The Arisians secretly help guide the development of Civilization, of which the Tellurian human race would become a key component. At the proper moment, they provide Civilization with the Lens, the tool by which Civilization might win the ultimate battle.

And over generations and millennia, the battles are fought, in space and on strange planets, and on Earth. But never do the Arisians let humanity know their true nature, or even knowledge of the Eddorians, since such knowledge would stunt their development into the Guardians of Civilization.

In the Lensmen books, E.E. “Doc” Smith wrote the very first “space opera.”

Now, it must be said that modern readers might find the writing to be dated, perhaps even clichéd. The technology remained stuck in the 1930’s, as did the slang and idiom used in conversation. Nor, in the books that followed “Triplanatary,” was there any significant change; power was supplied through ever-larger busbars of copper and silver, radios and “ultra-wave” communicators used vacuum tubes, loop antennae, and vernier scales, and engineers relied on slide rules for calculations. The one concession Smith makes to language changing over the generations was substituting “QX” for “OK.”

And yet, for an honest appraisal of this work, it must be remembered that such things are part and parcel of “space opera.” What it lacks in sophistication it makes up for in enthusiasm; it doesn’t ask the reader to make great leaps, it uses the familiar to allow the reader to more easily suspend disbelief and make the story more enjoyable. Keep in mind these books were written for audiences born before World War II. As the genre matured and we, the readers, became more familiar with it, more extrapolation and technological vision gave rise to Warp Drive, wormholes, and cell phones.

It must also be remembered that Smith invented the “space opera,” and it didn’t become cliché until other, less visionary writers grabbed the formula and ran with it. It’s like the old joke about the woman who was asked what she thought of Shakespeare’s writing: she said she wasn’t impressed because he only strung together famous quotes. So it is with “Doc” Smith.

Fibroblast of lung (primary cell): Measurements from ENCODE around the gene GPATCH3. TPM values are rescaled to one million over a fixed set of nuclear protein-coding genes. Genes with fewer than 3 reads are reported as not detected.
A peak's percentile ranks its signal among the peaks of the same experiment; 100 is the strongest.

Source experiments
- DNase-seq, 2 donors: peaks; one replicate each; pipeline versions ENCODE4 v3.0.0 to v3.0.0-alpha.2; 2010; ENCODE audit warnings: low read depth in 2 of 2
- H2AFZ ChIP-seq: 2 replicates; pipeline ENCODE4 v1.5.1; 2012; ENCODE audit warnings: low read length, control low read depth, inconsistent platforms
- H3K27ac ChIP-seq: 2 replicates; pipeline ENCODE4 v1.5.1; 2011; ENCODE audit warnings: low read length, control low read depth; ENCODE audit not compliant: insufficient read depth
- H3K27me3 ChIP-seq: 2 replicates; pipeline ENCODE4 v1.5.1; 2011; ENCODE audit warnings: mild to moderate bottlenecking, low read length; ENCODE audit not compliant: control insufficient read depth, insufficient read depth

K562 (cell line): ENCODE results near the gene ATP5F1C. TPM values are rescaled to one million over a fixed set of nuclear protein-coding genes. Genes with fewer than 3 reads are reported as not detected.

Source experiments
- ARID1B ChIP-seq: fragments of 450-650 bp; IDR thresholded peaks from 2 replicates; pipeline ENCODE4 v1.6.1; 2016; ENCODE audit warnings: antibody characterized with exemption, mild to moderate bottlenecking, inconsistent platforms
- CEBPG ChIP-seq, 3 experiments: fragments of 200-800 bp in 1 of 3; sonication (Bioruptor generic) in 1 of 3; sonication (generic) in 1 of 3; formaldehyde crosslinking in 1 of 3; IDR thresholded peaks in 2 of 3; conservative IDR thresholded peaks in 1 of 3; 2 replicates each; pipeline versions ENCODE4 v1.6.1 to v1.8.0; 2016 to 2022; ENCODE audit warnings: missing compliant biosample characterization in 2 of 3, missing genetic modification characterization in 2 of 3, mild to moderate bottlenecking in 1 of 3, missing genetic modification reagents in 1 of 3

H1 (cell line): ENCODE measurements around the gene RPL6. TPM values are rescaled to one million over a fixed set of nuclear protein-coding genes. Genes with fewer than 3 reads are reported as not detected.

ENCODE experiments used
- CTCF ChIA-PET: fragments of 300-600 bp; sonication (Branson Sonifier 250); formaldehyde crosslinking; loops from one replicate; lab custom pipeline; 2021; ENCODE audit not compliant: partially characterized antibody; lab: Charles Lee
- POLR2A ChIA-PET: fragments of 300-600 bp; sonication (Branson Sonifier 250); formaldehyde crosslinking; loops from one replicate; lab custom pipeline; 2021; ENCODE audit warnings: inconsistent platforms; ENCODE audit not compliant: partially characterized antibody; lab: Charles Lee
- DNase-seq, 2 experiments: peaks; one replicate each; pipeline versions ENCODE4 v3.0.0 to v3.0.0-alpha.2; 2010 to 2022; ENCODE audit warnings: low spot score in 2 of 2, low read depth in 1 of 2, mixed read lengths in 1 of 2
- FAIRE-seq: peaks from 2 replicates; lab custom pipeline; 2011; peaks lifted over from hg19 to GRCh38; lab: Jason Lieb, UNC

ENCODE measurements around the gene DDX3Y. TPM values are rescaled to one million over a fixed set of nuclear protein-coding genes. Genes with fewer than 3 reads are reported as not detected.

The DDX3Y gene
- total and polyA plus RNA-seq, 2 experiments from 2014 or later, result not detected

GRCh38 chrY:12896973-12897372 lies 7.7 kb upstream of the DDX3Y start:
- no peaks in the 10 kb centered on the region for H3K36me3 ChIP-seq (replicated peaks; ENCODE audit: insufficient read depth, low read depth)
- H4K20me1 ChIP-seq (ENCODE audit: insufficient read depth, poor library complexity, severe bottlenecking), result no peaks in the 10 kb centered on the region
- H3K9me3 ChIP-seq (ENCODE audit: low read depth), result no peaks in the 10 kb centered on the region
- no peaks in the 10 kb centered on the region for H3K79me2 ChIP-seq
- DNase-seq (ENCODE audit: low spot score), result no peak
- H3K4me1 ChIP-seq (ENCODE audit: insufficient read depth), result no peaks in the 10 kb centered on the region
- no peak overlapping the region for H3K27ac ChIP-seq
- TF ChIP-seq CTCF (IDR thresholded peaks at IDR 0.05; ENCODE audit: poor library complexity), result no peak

Hollywood has been trying to make The Lensmen into a movie for years; as this is written, all the attempts have so far been in vain. There was a Japanese animated production allegedly based on the books, but it bore little if any resemblance to Smith’s work.

E.E. “Doc” Smith died in Seaside, Oregon on 31 August, 1965. Although he had said he had material for a follow-up to tie up the loose ends left by Children of the Lens, and he shared his final Lensmen story in conversation with his friend and contemporary Robert Heinlein, no notes or manuscripts were ever found.

Written by John Pickard

 E.E. Smith Bibliography

Triplanetary (1934)
First Lensman (1950)
Galactic Patrol (1950)
Second Stage Lensman (1953)
Children of the Lens (1954)
The Vortex Blaster (1960) (aka Masters of the Vortex)

The Skylark of Space (1946)
Skylark Three (1948)
Skylark of Valeron (1949)
Skylark DuQuesne (1966)

Subspace Explorers (1965)
Subspace Encounter (1983)

Family d’Alembert (with Stephen Goldin)
Imperial Stars (1976)
Strangler’s Moon (1976)
The Clockwork Traitor (1976)
Getaway World (1977)
Appointment at Bloodstar (1978) aka The Bloodstar Conspiracy
The Purity Plot (1978)
Planet of Treachery (1982)
Eclipsing Binaries (1983)
The Omicron Invasion (1984)
Revolt of the Galaxy (1985)

Lord Tedric (with Gordon Eklund)
Lord Tedric (1978)
The Space Pirates (1979)
Black Knight of the Iron Sphere: Lord Tedric (1979)
Alien Realms: Lord Tedric (1980)

Spacehounds of IPC (1947)
The Galaxy Primes (1965)
Masters of Space (1976, with E. Everett Evans)